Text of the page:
Jerry Byrd

Country-music steel guitarist

Jerry Byrd was one of the most influential steel guitarists in country-music history; his sweet, warm tone adorned many of the genre's most enduring records. The steel guitar was developed in Hawaii in the late 19th century and found its way to the United States on the back of the Hawaiian craze that followed the islands' new status as an American territory in 1900. It was adopted by a number of leading hillbilly musicians, including Cliff Carlisle and Jimmie Tarlton.

Jerry Lester Byrd, steel guitarist: born Lima, Ohio 9 March 1920; twice married (two daughters); died Honolulu, Hawaii 11 April 2005.

Jerry Byrd was one of the most influential steel guitarists in country-music history; his sweet, warm tone adorned many of the genre's most enduring records. The steel guitar was developed in Hawaii in the late 19th century and found its way to the United States on the back of the Hawaiian craze that followed the islands' new status as an American territory in 1900. It was adopted by a number of leading hillbilly musicians, including Cliff Carlisle and Jimmie Tarlton.

In 1931 the Rickenbacker company developed the first electric model and it was this that became a mainstay of the western swing bands that flourished in Texas, Oklahoma and California, with steelies like Bob Dunn, Leon McAuliffe, Noel Boggs and Joaquin Murphey exploring and exploiting its range. Although companies such as Gibson and Epiphone later became involved in steel-guitar manufacture, Jerry Byrd always preferred a Rickenbacker.

He was born, to a non-musical family, in 1920, making his radio début some 15 years later. A fan of the great Hawaiian guitarists of the era, notably Sol Hoopii and Benny Nawahi, he drifted towards hillbilly music, appearing on both Cincinnati's WLW Mid-Western Hayride and the Renfro Valley Barn Dance before the decade was out.

In 1944 he joined Ernie Lee's Happy Valley Boys and began making a name for himself in Nashville where he found occasional work behind the Grand Ole Opry stars Ernest Tubb and Red Foley. Two years later, he joined Foley's band, the Cumberland Valley Boys - the fiddler Tommy Jackson, electric guitarist Zeke Turner and rhythm guitarist Louis Innis - on a more permanent basis.

As Foley's was the first band to double as a studio outfit, Byrd found himself in the recording studio backing not only his boss ("Satisfied Mind", "Never Trust a Woman") but also other leading country stars of the era, including Grandpa Jones, the Delmore Brothers and Hank Williams. It is Byrd's characteristic playing that can be heard on Williams's classics such as "Lovesick Blues" and "I'm So Lonesome I Could Cry" (which Williams later cited as a favourite).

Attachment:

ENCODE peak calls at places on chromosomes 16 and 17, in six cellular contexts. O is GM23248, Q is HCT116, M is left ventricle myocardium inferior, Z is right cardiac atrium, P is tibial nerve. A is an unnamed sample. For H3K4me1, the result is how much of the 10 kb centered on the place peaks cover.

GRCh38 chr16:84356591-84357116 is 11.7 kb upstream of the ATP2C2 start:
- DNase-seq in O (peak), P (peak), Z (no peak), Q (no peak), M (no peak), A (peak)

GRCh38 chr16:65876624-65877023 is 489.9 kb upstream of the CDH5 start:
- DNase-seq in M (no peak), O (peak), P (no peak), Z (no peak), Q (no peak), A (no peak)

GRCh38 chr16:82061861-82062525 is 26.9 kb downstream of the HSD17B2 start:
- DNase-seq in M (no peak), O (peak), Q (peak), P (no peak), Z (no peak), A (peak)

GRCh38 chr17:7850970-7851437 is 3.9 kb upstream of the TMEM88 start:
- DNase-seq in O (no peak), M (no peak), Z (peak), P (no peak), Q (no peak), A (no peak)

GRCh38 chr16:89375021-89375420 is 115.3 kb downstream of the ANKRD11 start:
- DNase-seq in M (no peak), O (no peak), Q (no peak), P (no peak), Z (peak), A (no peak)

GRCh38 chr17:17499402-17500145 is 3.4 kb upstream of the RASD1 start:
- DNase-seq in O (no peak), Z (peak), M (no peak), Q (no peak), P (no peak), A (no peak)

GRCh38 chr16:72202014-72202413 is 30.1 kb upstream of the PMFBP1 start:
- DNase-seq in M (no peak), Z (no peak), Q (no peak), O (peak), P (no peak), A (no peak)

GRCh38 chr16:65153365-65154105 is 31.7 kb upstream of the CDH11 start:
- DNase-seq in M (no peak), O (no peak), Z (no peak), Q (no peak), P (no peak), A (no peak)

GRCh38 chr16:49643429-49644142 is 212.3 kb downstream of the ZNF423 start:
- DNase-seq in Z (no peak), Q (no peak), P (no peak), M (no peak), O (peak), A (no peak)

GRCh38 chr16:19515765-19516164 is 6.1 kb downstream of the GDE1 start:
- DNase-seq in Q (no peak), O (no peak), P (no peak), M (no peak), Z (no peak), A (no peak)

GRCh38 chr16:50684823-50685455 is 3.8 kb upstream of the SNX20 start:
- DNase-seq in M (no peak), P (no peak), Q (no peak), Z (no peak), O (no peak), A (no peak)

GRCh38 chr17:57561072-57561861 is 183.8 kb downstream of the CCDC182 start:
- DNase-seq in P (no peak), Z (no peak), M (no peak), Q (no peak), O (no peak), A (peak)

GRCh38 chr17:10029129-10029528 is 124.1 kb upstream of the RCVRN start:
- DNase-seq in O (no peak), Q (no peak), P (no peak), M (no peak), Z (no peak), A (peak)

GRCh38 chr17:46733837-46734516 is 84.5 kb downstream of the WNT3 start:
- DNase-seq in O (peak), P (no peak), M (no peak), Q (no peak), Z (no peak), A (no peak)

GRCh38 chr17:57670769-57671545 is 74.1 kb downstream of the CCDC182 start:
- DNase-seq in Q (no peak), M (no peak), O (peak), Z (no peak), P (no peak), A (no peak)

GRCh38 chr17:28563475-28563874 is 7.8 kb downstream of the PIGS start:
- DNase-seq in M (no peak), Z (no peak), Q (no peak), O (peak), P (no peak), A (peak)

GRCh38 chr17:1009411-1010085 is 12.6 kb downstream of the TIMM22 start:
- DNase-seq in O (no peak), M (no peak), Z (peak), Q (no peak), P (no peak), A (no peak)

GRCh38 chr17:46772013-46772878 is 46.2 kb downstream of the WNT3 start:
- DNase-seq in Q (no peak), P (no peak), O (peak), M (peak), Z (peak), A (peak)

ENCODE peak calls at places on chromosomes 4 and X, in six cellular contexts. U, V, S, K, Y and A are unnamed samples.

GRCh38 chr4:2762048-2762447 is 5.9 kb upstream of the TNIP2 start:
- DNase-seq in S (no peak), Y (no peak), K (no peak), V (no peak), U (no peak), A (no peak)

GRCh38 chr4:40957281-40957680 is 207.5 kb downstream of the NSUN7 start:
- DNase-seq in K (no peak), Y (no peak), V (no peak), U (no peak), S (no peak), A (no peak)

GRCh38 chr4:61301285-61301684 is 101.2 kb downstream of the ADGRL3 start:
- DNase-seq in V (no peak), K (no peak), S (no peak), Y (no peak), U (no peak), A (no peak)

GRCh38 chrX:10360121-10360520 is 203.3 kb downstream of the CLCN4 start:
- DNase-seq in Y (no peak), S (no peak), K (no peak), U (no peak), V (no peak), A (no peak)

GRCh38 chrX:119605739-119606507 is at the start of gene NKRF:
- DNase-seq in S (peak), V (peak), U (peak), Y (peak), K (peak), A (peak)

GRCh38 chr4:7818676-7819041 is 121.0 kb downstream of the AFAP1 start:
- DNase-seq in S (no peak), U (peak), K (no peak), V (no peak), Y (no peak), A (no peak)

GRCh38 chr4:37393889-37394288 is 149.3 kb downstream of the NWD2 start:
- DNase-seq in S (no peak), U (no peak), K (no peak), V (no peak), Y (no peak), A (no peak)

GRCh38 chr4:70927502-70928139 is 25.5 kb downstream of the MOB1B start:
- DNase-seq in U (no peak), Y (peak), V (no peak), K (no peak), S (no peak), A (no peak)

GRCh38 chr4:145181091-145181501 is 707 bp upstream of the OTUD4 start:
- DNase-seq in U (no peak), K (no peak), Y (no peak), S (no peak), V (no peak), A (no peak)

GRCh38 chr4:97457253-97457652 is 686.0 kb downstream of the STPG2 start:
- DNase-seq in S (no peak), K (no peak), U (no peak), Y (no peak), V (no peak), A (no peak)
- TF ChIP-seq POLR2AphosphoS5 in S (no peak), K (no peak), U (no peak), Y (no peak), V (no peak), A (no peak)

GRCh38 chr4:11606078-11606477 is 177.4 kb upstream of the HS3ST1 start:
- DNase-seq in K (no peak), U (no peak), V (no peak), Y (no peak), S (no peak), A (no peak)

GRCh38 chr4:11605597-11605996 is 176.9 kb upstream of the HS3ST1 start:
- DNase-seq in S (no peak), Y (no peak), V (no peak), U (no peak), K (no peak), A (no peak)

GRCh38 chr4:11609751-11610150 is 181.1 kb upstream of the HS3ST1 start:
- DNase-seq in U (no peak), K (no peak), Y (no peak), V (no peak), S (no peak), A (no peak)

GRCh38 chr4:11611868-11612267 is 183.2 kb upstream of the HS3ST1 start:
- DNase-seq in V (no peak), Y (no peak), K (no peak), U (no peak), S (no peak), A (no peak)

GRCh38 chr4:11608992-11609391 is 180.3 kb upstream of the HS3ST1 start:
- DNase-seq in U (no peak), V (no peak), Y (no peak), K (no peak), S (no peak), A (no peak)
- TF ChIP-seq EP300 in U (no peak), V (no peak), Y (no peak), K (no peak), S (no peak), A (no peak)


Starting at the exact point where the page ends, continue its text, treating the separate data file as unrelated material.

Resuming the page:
Byrd returned to Cincinnati and WLW in the late Forties, inspiring the future steel guitar wizard Curly Chalker, before returning to Nashville. In 1949 he signed with Mercury Records and over the next few years recorded numbers he had written himself, like "Steelin' the Chimes", "Limehouse Blues", "Beyond the Reef" and "Byrd's Boogie".

At his first featured session for the label he wrote an instrumental number, "Steelin' the Blues", on the spot and was somewhat surprised when the producer Fred Rose insisted that the singer and western movie star Rex Allen add a crooning vocal. He later recalled: "The DJs complained. They wanted to use the song as a theme, but they couldn't because having a singer on it ruined it. I told 'em not to blame me." Despite Byrd's misgivings, the song has since acquired classic status.

He later recorded a number of albums for Decca, RCA and Monument, many of them with a distinctly Hawaiian flavour: Nani Hawaii (1953) with the Kuanna Islanders, Byrd of Paradise (1961), Memories of Maria (1962), Burnin' Sands, Pearly Shells and Steel Guitars (1967) and Polynesian Suite (1969).

Changing fashions in 1950s Nashville, however, were to effect his career adversely. A pedalled version of the steel guitar had been developed which internally altered string pitches and which also expanded on the number of chords available to the player. Byrd, unlike many of his contemporaries, refused to play it and found himself reduced on some sessions to playing bass.

In the 1970s, perhaps inevitably, he moved to Hawaii. He returned to mainland America only for occasional seminars and conventions and in 1978 to be inducted into the Steel Guitar Hall of Fame.

Paul Wadey



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